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William Penn • 1670

The man on trial had "disturbed" the King's peace by holding a Quaker's worship service. The jury refused to give a "guilty" verdict four times, establishing jury nullification. The trial helped to establish the freedom of religion in America.

John Peter Zenger • 1735

This man critically printed the truth about the NY governor in his newspaper. Jury nullification of the law at that time helped to bring about the freedom of the press.

Samuel Chase • 1804

This Federalist Supreme Court Justice was impeached. His jury was the mostly Jeffersonian Senate and his prosecutor was the Jeffersonian John Randolph. The 2/3 vote needed to remove him, however, was not gained. The most important thing about this trial was to set the judiciary branch apart from the rest of the government.

President Andrew Johnson • 1868

The enemy of the Radical Republican Congress, this President had a hard time controlling what he said. He also violated the Tenure in Office Act. The House impeached him, but he was proclaimed innocent by the vote of Senator Edmund Ross.

William Marcy "Boss" Tweed • 1873

This fireman "climbed the ladder" to a high political position in NYC. He cost the city millions of dollars through phony bills and repairs. Finally, Samuel Tilden brought an indicment against him and defeated him.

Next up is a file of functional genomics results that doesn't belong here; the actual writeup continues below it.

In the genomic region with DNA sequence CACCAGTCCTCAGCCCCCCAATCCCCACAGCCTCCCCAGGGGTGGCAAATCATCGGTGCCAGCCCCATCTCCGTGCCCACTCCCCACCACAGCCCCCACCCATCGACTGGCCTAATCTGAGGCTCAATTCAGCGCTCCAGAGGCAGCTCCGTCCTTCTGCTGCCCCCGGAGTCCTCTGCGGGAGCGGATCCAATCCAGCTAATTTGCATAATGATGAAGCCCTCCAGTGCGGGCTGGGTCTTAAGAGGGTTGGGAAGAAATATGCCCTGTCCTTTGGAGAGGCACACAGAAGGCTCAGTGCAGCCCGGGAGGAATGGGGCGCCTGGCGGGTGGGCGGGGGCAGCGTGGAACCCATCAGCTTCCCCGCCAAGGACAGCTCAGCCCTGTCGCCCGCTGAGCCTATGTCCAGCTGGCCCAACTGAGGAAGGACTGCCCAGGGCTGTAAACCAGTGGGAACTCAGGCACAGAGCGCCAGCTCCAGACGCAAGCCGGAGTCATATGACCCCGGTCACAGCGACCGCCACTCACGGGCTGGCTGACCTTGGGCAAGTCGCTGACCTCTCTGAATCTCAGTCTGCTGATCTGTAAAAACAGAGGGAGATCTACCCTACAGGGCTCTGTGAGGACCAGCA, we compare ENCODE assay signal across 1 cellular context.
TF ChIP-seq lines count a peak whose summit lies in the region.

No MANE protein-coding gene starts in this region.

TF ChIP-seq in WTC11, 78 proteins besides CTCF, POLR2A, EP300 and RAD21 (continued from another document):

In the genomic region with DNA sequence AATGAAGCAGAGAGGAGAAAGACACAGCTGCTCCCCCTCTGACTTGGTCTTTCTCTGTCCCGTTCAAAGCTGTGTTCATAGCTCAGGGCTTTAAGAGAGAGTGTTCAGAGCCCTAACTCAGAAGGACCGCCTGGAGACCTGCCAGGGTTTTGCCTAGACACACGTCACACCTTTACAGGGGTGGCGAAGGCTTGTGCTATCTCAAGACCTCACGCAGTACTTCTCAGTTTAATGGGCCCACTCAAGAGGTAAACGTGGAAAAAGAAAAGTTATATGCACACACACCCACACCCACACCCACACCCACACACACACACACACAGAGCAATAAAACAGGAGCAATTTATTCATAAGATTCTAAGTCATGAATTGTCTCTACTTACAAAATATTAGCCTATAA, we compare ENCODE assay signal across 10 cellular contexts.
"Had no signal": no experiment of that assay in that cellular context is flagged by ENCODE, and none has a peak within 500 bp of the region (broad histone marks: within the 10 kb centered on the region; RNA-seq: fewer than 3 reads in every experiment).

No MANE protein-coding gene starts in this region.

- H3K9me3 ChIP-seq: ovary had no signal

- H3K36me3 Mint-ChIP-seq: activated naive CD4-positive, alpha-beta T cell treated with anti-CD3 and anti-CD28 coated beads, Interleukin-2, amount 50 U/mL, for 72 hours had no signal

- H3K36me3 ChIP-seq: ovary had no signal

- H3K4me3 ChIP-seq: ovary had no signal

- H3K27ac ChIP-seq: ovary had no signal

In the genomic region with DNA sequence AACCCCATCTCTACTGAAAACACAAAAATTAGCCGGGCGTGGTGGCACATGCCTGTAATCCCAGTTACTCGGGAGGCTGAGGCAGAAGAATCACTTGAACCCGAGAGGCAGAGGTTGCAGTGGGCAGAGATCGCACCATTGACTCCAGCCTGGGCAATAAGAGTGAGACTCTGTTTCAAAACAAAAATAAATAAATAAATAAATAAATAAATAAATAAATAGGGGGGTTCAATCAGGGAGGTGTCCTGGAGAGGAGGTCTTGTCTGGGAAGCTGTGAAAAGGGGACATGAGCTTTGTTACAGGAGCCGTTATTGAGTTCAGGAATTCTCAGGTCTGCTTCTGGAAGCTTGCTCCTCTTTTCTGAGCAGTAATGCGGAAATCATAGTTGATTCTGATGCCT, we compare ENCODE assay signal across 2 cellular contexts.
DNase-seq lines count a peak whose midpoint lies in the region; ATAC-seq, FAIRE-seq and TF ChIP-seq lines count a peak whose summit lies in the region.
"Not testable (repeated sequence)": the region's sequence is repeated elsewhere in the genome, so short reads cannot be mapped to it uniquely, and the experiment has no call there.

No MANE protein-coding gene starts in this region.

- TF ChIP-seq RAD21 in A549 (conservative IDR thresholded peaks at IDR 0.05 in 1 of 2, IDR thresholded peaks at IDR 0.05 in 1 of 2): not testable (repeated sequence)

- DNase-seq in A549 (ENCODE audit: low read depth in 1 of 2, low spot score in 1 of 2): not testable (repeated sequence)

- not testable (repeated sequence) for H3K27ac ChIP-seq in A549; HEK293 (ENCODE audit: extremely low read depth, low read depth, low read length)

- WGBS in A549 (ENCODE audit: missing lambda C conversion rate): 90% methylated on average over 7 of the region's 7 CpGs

Sacco and Vanzetti • 1921

These men were anarchists who were on trial for murder. The prosecution's evidence was weak, while it grilled the defendants about their beliefs (which the liberals protested). The judge allowed more of this type of questioning than he should have. The jury gave a "guilty" verdict, but the case was reexamined throughout the 20's because of international drama. The men were finally executed in 1927.

John Scopes • 1925

Whether or not evolution should be taught in Tennessee public schools was the question of this trial. William Jennings Byran was the defendant of the anti-human evolution law in the state. A great orator, he won the case, with Clarence Darow (the prosecutor's attorney) forcing his client to plead guilty.

Colonel William "Billy" Mitchell • 1925

This man was very interested in aircraft and advocated the use of it in the military. When a military airship's crash killed many people, his harsh criticism of the military and ensuing trial, which pronounced him guilty, caused him to quit the military altogether. When Japan bombed Pearl Harbor after his death, similar to what he had predicted, everyone realized he had been right about the need for strong aviation in the military.

Alger Hiss • 1949

The defendant denied knowing the American communist Whittaker Chambers. Chambers claimed that this man had been giving him information from the State Department. The jury's vote was split, although more voted "guilty." At the retrial, the prosectution destroyed the defendant's weakened case. Even though Soviet files later showed he was likely a spy, he always claimed innocence.

Bill Clinton • 1999

This recent U.S. President was doing very well and was planning on making a lasting impression on American politics. However, he was put on trial for perjury (lying under oath). The Democratic Senators made sure that the entire case was not presented, though, so he was never convicted as guilty. However, his influence has not been what he wanted it to be, and to some extent it has been a bad taste in liberal's mouths.

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